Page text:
By Alan Gionet

WINTER PARK, Colo. (CBS4) – Snow started moving into Grand County Tuesday with a problem ahead. There aren’t enough people to clear it.

The Colorado Department of Transportation is short 200 drivers across the state. It works on the state highways in the county, but the county’s Road and Bridge Department is also short of people. There are 12 jobs open on a team that’s usually about 46 total.

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With 780 miles of county roads to plow, the superintendent of the county’s Road and Bridge Department says they’re trying to figure out how to do the shifts. More hours are likely, but it depends on the winter ahead.

(credit: CBS)

“Our plan really for the winter is really to focus on our roads and then we’ll work into our secondary and subdivisions,” said Chris Baer. The problem like CDOT’s is a lack of people in the mountains who want the jobs. “The housing market and really the general cost of living you know is tough to meet those needs.”

Government isn’t alone in its hiring difficulties.

“It’s something that this valley hasn’t had to deal with in the past and now it’s hit us head on,” said Brian Cerkvenik, owner of Home James Transportation.

He has put a banner on the front of their offices in Fraser with multiple offers. He’s increased wages, offered bonuses, is willing to help with locating affordable housing and even subsidizing it if people are willing to move to the area. No one has applied.

Many left when jobs dried up last year during the early part of the pandemic.

“I think a lot of people left that maybe would have stayed through the summer found another job if their job was seasonal and then stuck around for another winter, but I think all of those people left and they’re not coming back.”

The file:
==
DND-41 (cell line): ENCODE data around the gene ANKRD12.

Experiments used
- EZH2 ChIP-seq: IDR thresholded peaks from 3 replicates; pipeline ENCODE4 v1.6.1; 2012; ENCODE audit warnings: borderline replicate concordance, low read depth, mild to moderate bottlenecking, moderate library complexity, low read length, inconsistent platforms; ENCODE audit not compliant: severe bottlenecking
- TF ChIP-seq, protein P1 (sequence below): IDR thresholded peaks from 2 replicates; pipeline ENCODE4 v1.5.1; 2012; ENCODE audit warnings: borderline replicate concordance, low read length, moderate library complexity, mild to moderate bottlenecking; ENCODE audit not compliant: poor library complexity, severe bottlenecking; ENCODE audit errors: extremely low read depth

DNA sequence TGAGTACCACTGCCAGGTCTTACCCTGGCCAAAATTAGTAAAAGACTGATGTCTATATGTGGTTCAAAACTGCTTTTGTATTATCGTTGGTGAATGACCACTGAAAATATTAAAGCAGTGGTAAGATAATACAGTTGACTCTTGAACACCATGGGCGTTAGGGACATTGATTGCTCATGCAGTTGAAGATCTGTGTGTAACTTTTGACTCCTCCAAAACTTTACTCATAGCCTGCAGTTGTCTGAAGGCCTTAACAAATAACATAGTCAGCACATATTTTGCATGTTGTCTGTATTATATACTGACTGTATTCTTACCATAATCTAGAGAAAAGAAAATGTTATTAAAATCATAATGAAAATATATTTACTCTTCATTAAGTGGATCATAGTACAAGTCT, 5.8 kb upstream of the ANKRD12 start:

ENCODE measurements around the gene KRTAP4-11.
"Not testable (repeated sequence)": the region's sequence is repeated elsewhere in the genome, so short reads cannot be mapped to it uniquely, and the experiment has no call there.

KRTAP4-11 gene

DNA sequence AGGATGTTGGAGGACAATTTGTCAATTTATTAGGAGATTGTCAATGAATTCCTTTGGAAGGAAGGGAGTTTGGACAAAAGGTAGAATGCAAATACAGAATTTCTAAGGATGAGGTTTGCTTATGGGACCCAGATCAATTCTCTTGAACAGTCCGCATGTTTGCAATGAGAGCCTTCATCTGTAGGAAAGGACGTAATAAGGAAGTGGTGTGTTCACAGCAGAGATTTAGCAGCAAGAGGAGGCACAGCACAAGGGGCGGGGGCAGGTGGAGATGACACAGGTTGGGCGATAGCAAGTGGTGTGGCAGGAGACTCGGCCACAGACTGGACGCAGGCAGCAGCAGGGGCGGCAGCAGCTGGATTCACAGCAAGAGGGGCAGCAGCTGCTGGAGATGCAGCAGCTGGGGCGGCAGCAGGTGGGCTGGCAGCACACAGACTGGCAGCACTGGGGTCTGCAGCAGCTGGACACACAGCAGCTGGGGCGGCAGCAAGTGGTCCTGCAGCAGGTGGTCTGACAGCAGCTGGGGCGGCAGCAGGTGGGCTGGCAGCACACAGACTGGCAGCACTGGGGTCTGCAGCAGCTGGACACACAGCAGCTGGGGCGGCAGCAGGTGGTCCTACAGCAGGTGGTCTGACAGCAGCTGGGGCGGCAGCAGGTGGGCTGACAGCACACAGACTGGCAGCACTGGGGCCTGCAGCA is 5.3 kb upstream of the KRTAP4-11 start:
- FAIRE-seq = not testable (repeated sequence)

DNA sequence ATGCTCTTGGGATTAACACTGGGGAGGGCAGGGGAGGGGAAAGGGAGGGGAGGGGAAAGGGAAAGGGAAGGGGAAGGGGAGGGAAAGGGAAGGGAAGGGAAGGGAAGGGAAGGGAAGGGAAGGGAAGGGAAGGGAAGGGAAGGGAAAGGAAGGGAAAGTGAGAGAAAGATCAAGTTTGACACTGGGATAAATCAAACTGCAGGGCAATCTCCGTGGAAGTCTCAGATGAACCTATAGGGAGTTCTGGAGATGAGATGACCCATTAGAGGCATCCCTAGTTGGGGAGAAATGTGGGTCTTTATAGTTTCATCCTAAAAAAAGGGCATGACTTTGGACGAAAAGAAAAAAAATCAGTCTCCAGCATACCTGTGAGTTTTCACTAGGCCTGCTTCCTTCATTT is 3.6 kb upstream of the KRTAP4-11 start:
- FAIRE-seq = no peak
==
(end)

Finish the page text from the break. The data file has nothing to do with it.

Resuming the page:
Young people who used to come to the mountain town to try out the idea of making a living to supplement their outdoor recreation aren’t doing it nearly as much.

“Pre-COVID absolutely, but it’s really just decimated the young people population up here.”

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Part of the difficulty in finding housing has been caused by the pandemic. More people are able to work from home and have moved to the mountains to do so. Another issue is the rising number of homes and condos in short term rental.

“I understand if you can make $1,500 in a weekend doing a short term rental and use your place for three weekends out of the month versus letting someone stay long term and charging them $1,500 bucks a month, it doesn’t make financial sense,” said Cerkvenik.

(credit: CBS)

The community is tossing around the idea of limits on short term rentals, so there are more units available for seasonal or long-term rental.

Grand County has another reality that’s been a bigger hit on the Road and Bridge Department, partly because it also serves the northern area of the county beyond Winter Park and Fraser.

“Everyone knows Grand County went from a huge East Troublesome Fire last year,” said Baer. “That didn’t help the housing resources so that’s probably the biggest contributing factor.”

There were about 500 homes lost.

The complicated mix of causes also leads to a complicated mix of solutions. Creating housing is an answer, but not a quick one.

“It’s not a quick fix,” said Cerkvenik. “If we buy land and we build apartment buildings or condos or something that’s couple years away.”

Winter Park Mayor Nick Kutrumbos said there are discussions going on about how to show the need at the state and federal level. Ironically, the more the average median income of the residents who are there rises, the less need that shows up when communities attempt to qualify for housing assistance. The community is now trying to supplement in small ways, worker housing.

The season is now here and the applications are not coming in.

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“Right now I think the plan is to go one day at a time,” said Baer.

Alan Gionet